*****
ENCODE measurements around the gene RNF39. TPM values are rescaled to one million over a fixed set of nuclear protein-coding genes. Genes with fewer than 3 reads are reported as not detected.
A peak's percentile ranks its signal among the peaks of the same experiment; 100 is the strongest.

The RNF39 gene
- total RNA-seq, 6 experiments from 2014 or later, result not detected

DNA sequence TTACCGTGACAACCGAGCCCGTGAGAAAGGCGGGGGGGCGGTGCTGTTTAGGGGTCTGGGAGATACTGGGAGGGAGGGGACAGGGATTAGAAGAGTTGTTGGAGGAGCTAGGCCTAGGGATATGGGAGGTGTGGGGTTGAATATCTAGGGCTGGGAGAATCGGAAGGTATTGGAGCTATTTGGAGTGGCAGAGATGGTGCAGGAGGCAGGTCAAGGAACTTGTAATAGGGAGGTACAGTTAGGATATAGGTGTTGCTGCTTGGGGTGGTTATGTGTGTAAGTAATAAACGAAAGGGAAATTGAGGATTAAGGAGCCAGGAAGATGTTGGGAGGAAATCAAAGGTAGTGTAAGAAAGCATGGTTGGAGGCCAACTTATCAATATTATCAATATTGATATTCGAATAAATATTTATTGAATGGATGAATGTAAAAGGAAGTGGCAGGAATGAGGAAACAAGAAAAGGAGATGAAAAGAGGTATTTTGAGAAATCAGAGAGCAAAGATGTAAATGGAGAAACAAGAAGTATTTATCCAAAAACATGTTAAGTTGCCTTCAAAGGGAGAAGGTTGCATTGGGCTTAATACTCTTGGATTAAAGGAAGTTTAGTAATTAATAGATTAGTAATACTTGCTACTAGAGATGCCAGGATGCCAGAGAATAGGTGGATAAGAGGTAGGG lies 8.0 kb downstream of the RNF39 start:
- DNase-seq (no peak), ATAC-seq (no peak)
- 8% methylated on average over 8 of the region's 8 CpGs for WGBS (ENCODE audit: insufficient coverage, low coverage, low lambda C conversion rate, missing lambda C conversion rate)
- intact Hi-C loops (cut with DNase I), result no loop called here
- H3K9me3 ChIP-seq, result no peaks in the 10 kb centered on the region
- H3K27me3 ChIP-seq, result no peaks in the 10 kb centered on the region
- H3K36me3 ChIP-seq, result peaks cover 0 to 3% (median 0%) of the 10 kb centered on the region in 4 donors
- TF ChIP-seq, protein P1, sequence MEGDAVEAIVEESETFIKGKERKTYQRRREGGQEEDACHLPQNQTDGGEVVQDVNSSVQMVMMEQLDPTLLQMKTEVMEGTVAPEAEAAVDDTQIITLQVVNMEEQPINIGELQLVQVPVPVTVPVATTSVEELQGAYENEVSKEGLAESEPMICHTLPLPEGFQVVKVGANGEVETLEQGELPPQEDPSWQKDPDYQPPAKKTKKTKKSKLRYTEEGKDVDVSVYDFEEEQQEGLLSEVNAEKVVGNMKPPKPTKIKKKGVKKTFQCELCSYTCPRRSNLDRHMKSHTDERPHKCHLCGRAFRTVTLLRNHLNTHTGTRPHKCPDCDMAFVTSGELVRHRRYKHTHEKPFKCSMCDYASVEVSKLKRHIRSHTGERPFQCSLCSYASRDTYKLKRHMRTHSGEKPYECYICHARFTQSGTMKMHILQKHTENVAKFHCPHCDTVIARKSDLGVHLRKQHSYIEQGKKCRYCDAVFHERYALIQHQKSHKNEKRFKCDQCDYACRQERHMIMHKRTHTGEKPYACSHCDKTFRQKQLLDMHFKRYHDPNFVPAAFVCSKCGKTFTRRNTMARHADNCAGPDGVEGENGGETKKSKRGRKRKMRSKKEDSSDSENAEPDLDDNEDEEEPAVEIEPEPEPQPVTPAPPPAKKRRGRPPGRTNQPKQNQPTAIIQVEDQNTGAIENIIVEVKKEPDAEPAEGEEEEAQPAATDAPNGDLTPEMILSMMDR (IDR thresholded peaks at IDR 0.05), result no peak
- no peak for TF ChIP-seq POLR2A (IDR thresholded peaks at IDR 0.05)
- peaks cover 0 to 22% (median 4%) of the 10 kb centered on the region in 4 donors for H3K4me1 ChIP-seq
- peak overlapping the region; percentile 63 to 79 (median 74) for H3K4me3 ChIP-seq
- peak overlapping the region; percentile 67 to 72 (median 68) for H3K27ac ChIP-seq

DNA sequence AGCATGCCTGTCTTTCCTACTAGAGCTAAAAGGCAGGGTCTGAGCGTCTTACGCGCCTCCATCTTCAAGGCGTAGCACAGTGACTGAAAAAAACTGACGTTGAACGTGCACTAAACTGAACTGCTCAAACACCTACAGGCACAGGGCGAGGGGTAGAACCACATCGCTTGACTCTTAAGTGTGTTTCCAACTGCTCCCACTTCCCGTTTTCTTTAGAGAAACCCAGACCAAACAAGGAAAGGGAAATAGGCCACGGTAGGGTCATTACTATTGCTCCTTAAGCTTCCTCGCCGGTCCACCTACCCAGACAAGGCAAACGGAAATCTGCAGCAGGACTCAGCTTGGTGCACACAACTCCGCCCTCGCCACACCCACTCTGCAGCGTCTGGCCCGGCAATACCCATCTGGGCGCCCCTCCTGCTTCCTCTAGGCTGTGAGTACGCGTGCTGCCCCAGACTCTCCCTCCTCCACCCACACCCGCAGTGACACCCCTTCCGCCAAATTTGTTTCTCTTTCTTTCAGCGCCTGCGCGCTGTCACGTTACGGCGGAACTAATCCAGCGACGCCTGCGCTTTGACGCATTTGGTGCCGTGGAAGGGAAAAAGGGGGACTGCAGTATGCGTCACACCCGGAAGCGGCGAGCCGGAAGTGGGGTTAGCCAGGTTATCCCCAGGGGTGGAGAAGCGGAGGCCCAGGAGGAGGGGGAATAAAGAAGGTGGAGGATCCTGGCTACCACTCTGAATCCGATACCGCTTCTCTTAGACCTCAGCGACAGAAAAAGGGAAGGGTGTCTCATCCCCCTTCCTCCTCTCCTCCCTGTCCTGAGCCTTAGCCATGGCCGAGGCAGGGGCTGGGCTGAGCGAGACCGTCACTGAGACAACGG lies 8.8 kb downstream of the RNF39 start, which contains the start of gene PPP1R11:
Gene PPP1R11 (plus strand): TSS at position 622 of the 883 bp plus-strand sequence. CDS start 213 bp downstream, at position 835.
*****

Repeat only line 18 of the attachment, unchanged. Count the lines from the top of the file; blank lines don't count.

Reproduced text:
Gene PPP1R11 (plus strand): TSS at position 622 of the 883 bp plus-strand sequence. CDS start 213 bp downstream, at position 835.